Did You Know?
Not all line is created equal. Aside from obvious differences in the size and color, different lines have different purposes. The heavy nylon line (which is white; see the picture in slideshow of the line being deployed) is actually able to stretch, which is another safety precaution, ensuring that the buoy will not be pulled under water. The light blue polypropylene line, called Colmega, floats. In the picture to the left, you can see a light blue line floating in the water, stretching off into the distance. It’s not floating because it’s attached to the ship — it’s floating all by itself!
Mission: Woods Hole Oceanographic Institution (WHOI) Hawaii Ocean Time-series Station deployment (WHOTS-14)
Geographic Area of Cruise: Hawaii, Pacific Ocean
Date: Monday 24 July 2017
Weather Data from the Bridge:
Latitude & Longitude: 21o22’N, 157o57’ W. Ship speed: 0 knots. Air temperature: 82oF. Humidity: 74%.Wind speed: 8 knots. Wind direction: East-South-East. Sky cover: Broken.
Science and Technology Log:
One of the first things you learn to do as a teacher is to plan for things to go wrong. When you put a lesson together, you try to identify potential problem areas, and then try to figure out how you could address those problems when they do arise, or try to avoid them altogether. One of the next things that you learn is that the biggest problem is invariably going to be something you never anticipated being a problem at all. Deploying a research buoy, it turns out, works essentially the same way.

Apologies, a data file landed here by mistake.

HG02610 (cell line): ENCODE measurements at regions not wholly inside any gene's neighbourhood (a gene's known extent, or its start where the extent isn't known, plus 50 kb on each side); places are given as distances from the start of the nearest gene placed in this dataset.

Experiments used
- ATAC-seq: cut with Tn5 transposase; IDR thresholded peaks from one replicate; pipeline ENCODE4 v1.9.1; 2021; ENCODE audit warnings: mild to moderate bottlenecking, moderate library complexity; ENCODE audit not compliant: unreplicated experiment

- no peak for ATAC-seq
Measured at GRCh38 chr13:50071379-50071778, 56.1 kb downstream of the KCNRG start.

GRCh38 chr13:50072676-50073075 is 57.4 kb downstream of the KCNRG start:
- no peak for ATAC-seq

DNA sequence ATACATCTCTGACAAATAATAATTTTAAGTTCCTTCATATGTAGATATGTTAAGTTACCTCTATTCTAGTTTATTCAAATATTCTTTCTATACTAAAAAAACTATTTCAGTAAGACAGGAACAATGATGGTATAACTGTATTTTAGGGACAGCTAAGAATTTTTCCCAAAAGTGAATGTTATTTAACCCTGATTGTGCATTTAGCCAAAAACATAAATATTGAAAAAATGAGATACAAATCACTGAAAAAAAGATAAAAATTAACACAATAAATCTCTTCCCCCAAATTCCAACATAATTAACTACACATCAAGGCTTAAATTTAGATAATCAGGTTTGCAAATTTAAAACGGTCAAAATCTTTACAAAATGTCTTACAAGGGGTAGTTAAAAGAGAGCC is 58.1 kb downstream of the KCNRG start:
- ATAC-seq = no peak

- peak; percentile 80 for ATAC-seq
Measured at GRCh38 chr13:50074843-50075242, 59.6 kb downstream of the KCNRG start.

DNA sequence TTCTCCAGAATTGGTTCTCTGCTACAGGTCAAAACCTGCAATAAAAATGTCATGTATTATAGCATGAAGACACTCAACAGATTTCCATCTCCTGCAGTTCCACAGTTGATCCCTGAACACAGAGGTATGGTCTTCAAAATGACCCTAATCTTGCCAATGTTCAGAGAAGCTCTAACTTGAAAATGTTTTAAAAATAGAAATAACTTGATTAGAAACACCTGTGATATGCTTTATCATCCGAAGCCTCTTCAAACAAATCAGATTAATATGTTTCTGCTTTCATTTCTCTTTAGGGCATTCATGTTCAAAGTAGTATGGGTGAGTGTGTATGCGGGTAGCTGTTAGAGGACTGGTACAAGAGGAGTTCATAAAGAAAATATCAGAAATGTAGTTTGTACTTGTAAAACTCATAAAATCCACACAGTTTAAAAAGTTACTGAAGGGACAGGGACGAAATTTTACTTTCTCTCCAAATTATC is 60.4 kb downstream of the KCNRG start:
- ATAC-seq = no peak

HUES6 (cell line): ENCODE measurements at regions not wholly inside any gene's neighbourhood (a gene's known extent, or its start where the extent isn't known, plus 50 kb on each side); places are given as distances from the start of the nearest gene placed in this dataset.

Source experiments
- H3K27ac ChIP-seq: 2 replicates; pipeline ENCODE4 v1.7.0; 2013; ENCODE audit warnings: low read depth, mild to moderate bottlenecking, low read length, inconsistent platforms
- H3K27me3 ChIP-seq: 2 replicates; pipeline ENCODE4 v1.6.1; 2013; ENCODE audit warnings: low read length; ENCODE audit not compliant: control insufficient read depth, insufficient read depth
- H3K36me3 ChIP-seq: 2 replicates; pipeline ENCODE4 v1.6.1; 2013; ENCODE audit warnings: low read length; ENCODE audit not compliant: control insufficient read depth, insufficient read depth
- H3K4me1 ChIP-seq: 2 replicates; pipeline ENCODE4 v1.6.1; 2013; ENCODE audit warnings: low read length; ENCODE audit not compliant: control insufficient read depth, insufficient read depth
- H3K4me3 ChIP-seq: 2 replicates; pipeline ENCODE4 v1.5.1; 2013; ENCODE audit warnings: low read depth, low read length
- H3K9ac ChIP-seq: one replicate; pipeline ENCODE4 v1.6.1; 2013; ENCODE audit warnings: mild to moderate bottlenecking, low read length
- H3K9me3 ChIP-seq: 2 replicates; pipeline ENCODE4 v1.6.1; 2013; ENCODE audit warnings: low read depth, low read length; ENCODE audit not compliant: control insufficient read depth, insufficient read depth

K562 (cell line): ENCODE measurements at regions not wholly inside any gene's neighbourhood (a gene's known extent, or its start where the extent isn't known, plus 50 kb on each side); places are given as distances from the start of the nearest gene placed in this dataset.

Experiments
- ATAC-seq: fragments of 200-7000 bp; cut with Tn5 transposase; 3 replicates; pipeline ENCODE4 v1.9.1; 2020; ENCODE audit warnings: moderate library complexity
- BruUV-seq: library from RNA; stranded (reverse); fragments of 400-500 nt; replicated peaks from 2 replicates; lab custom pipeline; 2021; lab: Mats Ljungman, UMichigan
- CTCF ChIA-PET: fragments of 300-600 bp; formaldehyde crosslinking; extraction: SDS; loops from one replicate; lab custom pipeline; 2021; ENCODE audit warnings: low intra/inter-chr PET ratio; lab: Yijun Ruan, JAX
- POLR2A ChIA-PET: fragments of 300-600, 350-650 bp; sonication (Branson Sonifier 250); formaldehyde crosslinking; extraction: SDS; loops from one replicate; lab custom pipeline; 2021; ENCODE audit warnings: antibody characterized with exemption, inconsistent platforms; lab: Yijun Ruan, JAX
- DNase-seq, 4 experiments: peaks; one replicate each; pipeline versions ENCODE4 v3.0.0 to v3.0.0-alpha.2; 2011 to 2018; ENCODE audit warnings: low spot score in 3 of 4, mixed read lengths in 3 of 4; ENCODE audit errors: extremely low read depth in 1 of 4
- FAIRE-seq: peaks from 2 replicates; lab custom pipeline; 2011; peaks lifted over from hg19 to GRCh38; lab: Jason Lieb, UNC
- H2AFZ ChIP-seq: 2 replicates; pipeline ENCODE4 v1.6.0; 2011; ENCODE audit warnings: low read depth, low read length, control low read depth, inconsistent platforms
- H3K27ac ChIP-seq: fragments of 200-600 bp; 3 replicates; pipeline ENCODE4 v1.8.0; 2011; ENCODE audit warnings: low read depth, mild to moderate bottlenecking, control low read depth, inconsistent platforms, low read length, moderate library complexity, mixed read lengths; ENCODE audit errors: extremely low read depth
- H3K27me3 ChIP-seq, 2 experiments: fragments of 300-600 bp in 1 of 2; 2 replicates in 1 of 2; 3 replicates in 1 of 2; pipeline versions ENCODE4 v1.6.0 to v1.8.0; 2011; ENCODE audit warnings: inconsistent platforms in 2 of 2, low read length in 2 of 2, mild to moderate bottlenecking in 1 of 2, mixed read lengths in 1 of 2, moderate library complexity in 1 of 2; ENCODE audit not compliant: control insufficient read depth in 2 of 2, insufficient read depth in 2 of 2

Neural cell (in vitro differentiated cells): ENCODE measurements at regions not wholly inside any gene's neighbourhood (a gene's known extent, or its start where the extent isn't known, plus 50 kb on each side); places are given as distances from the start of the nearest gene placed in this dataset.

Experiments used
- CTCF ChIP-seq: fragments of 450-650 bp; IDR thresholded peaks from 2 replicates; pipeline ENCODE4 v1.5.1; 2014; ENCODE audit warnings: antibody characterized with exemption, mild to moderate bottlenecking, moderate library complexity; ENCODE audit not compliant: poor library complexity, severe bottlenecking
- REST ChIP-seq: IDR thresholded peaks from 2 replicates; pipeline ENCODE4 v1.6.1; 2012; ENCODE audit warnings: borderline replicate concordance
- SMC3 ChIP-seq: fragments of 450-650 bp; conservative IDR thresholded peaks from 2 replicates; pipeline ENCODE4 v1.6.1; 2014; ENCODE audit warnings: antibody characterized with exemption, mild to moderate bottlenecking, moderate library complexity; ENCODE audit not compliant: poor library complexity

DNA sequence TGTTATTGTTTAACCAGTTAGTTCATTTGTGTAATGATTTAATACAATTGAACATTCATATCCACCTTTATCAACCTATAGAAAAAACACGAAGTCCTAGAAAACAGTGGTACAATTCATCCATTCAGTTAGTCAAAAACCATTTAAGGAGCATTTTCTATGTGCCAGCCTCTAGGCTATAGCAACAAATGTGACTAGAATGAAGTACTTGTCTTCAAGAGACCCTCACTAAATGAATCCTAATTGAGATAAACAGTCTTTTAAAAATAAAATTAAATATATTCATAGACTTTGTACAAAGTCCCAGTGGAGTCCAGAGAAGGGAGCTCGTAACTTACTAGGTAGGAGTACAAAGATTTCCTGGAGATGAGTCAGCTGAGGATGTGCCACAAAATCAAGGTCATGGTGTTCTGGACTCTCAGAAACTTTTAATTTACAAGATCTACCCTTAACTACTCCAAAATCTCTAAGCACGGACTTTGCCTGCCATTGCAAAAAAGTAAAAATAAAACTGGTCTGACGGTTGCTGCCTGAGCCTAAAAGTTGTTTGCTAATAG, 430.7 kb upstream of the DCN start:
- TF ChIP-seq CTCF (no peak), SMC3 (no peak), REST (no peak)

WHOTS stations are massive, self-contained buoys, designed to stay at sea for up to eighteen months, collecting data the entire time. There are redundant systems on top of redundant systems. Multiple meteorological instruments, measuring exactly the same thing, sprout from the buoy’s tower like misshapen mushrooms. If one instrument fails, there is always another — to ensure that, no matter what, the data is collected. And surrounding it all, like the spines of a porcupine, is the bird wire.